Yet in the second tech boom, things are even worse than they were in the late 1990s. San Francisco is now the most-expensive large city in the United States. Protests in front of tech company shuttle buses have made front-page news around the country, housing costs dominate casual conversations, and San Francisco’s already strong antidevelopment sentiment is growing angrier. Yet, common sense and a basic understanding of economics suggests that building more housing is probably the only way out of staggeringly high housing prices in the long term. In the short term, though, we’re stuck right where we are in an increasingly untenable position.

"When You've Had Detroit," Rollo Romig, The New Yorker

We grew up in Detroit—yes, the city itself. It’s not as if we spent two decades cowering in fear. Our neighborhood was North Rosedale Park, on the northwest side, and for nearly two decades the beautiful things about living there easily eclipsed the crimes that finally drove us away. But the crimes and the beautiful things were never easy to disentangle.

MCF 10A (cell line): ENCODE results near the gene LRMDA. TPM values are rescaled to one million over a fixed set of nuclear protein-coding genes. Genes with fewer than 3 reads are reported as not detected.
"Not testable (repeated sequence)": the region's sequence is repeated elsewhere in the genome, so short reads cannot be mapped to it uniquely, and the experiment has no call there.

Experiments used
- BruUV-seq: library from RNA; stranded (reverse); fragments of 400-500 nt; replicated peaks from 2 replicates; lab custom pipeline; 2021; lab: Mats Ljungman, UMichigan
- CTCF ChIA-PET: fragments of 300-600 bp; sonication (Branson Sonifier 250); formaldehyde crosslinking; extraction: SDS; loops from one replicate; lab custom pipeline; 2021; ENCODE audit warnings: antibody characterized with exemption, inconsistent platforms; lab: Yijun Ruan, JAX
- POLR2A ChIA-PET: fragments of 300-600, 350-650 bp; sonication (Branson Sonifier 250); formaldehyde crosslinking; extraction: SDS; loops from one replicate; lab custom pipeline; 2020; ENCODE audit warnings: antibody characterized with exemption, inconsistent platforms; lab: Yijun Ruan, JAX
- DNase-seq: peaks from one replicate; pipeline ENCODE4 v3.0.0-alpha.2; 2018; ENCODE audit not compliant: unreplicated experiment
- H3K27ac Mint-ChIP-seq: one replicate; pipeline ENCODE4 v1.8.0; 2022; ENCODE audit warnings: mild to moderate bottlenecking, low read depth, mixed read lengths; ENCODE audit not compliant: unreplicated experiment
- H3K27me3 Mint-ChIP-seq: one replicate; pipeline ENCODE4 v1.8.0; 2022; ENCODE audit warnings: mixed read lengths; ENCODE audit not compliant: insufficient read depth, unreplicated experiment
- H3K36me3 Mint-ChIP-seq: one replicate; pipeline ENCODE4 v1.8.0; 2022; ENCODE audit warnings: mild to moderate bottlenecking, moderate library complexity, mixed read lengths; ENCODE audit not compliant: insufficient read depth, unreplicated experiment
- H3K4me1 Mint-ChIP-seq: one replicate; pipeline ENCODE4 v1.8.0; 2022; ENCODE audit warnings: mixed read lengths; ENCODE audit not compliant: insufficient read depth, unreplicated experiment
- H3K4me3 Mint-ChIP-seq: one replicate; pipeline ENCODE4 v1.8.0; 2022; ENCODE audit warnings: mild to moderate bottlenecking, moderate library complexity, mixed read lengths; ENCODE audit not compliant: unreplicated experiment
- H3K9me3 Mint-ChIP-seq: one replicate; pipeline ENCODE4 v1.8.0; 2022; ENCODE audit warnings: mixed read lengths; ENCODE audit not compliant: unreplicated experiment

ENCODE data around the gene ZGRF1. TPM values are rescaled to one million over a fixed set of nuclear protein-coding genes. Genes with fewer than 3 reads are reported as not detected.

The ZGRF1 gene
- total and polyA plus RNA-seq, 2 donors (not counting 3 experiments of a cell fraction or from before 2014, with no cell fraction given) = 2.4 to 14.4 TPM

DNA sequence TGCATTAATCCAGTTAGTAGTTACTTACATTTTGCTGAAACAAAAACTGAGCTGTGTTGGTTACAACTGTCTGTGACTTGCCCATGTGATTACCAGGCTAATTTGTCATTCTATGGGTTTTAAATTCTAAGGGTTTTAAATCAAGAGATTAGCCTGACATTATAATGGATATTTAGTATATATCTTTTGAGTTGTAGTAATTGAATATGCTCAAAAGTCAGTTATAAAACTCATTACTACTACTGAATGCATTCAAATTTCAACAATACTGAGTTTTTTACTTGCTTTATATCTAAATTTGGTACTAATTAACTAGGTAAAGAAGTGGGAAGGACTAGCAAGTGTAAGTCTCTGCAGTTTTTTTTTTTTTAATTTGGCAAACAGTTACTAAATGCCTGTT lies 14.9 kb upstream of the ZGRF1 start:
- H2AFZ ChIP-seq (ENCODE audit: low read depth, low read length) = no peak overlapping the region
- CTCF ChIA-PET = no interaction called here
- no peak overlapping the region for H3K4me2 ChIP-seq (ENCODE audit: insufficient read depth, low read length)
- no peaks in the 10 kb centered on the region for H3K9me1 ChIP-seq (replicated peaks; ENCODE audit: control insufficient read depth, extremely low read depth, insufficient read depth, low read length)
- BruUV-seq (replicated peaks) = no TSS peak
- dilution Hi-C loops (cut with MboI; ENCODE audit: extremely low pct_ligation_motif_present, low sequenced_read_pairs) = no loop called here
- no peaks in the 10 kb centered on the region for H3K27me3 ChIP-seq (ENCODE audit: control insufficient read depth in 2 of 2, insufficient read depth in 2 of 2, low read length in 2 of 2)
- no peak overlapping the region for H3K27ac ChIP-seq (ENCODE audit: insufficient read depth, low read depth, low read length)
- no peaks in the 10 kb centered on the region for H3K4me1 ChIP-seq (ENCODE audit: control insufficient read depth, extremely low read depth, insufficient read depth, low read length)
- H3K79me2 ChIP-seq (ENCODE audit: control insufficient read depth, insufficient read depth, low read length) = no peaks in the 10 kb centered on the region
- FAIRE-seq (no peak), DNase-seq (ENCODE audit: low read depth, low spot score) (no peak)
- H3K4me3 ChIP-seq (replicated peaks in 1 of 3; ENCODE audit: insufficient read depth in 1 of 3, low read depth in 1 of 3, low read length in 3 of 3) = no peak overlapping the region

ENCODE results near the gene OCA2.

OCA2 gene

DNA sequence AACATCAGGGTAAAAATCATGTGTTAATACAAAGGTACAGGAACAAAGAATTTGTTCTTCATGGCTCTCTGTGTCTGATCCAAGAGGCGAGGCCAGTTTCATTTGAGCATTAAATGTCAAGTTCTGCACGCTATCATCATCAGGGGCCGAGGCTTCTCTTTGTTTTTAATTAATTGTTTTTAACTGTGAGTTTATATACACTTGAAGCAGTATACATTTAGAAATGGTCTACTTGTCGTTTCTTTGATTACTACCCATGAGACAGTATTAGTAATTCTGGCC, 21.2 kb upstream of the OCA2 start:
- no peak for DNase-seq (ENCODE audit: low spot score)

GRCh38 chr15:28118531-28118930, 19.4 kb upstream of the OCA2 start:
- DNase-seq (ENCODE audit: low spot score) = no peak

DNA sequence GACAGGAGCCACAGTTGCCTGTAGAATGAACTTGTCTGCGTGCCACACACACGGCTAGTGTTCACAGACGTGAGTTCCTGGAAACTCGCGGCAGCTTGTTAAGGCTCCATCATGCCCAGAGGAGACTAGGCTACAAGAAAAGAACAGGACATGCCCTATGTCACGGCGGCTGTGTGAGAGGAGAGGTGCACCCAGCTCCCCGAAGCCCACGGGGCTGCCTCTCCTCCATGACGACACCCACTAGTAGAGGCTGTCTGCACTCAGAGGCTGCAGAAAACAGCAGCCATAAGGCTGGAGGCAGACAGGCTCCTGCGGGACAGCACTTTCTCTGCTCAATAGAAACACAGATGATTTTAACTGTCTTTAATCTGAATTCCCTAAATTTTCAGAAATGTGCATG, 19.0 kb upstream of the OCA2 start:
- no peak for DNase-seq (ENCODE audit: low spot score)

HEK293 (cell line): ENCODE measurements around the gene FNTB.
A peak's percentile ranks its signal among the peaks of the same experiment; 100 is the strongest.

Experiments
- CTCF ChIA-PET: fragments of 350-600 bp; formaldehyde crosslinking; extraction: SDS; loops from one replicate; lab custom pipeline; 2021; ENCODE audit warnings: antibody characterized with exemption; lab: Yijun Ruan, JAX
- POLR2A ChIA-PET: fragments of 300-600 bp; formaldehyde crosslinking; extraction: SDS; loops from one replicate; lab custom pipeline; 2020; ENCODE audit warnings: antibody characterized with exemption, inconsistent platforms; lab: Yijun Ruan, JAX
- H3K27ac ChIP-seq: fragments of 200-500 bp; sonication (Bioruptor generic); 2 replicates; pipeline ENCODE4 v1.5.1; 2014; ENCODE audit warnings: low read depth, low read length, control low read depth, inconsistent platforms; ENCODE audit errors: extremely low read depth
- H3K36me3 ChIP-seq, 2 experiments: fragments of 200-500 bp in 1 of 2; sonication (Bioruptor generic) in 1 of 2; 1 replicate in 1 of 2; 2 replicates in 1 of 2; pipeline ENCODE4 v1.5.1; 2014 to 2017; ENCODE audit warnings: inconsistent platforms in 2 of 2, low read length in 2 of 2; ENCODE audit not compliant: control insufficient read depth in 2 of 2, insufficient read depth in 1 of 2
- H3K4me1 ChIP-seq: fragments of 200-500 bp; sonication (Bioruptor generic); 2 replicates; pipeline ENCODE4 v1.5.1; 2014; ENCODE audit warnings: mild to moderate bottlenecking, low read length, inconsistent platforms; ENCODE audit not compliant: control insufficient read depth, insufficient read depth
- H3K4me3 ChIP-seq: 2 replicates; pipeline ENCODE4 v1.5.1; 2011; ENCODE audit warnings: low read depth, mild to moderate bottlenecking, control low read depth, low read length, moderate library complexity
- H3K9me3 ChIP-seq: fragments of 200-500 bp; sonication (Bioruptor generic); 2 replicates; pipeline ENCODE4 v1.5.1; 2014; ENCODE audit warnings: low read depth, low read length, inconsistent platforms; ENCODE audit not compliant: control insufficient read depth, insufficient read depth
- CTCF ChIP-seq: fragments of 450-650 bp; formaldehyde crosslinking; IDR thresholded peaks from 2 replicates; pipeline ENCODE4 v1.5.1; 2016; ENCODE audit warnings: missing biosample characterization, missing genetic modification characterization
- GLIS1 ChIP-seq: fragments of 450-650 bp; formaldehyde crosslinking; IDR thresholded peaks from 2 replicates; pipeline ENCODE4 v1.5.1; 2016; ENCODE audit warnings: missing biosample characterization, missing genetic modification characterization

We moved to North Rosedale in December, 1975, just after I turned one and my sister turned three. My mom thought that she’d gone to heaven. The day we moved in, our neighbor Mrs. Halsted stopped by to make sure we knew about Community Christmas—which turned out to be a beautifully organized arts-and-crafts assembly line for local kids and kaffeeklatsch for their parents, free of charge. Then our next-door neighbors the Youngs invited us to their annual Christmas party for everyone on the block. One night it snowed, and my parents woke up the next morning to find their sidewalk already plowed by emissaries from the neighborhood civic association. On our first Christmas at our previous house in Detroit, burglars stole our winter coats and all the presents from under the tree, leaving a stampede of muddy footprints on the living room carpet.